Yitzhak sits still, peering slyly over his glass. Let’s see what this woman knows. “That I need some help? A place to sleep and a meal to eat? Yes, that’s what I needed and you have been a gracious host, Dolores.”
“That’s not it. The moment I saw you I could tell in your eyes that you wanted something from me, something too big for me to give, something so big you would have to take it.” Yitzhak patiently sits and watches the woman. He doesn’t move. “Are you here to take my soul, James?”
The man across from her stays silent, never moving his eyes. And with a single instant, he becomes reanimated. “How did you know?”
Dolores now shows her hand. “I figured you wanted money at first, but I don’t have a nickel to my name. You know I don’t have a nickel to my name. Yet, you’re still here, still waiting and watching. So I had to ask myself what has motivated you to stick around. Quite simply, the only thing I can think of is that you are here to kill me. Now, I don’t know why you are here to kill me, but I suppose when push comes to shove, it doesn’t really matter.”
Yitzhak repositions himself in a search for comfort, but the hardwood chair won’t give any. “You are correct, Dolores. I am here to kill you. And you are also correct in your supposition about my motives. They do not matter.”
Silence falls on the house. The sound of the dishwasher kicking in makes a startling noise. Dolores does not jump, but instead looks out her window. Yitzhak views a tear only as it balls at the base of her mandible and drops to her blouse. She looks over at him with the saline reflection filling up her eyelets and asks, “when?”
“You will not see the sun ever again.”
“Why do you have to put it that way,” Dolores snaps back, “it’s not enough for you to take my life, but there is no need to rub it in. I am still a human, you know, and this is still my house of which you are a guest, James. Please show some goddamned manners.”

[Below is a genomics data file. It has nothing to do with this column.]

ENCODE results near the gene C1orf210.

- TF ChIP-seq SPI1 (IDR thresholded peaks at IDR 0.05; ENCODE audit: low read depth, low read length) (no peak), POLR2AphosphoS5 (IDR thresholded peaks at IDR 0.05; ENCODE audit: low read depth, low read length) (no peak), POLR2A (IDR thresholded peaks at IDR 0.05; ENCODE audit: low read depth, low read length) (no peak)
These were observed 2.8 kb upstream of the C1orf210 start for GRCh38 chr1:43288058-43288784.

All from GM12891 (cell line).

Yitzhak is taken aback, but retorts quickly, “I apologize, Mrs. Hoffman. I lost myself for a moment. I just, you know, lost…”
She interrupts him, “Oh, it’s okay, James. We don’t have enough time to quibble over these stupid thoughts. You are right; I will not see the sun again. I should have been thankful for your frankness and honesty.”
A full minute passes before Dolores speaks again, this time with a question, “What day is it?”
“I believe it is the 26th.”
“March. March 26.”
“I guess that’s not such a bad day to put on my gravestone.”
“I am sure there are worse.”
“How are you going to do it?”
Yitzhak repositions himself again. “I will probably smother you with a pillow.”
“Have you ever done this before?”
He lowers his voice to a calming whisper, “Yes, I have.”
Dolores matches his volume as she asks, “Do you mind if we do it on the bed?”
“That was what I was going to suggest. I’d prefer the bed.”
Dolores places her glass on the end table beside her and initiates the event. “Shall we get to it, then? No use in waiting.” Yitzhak notices her attempts to be upbeat despite her shaking hands. He thanks her silently for this.
“Is there anything I can get you before we do this?”
“Maybe a flask of scotch.”
“I am only kidding, James.”
Yitzhak walks over to Dolores and gently reaches for her hand. She fits her frail hand in his and he helps her out of her chair. She puts her arm in his and he can feel her position her weight upon him. He walks her down the hallway to her bedroom, where she sits on the bed, silently staring into the closet. He stands beside her, before suggesting she lay back.
“I just need to catch my breath. This is happening very fast, you know.”
The tears well up once more. “It is very strange to be counting your last breaths, James,” Dolores said.
“I don’t think Don knew he was dying the day he went. He fell asleep and never awoke. I told you about Don, right?”
“Yes, you did.”
“I am thinking right now; am I the lucky one?”
“I don’t know the answer to that.”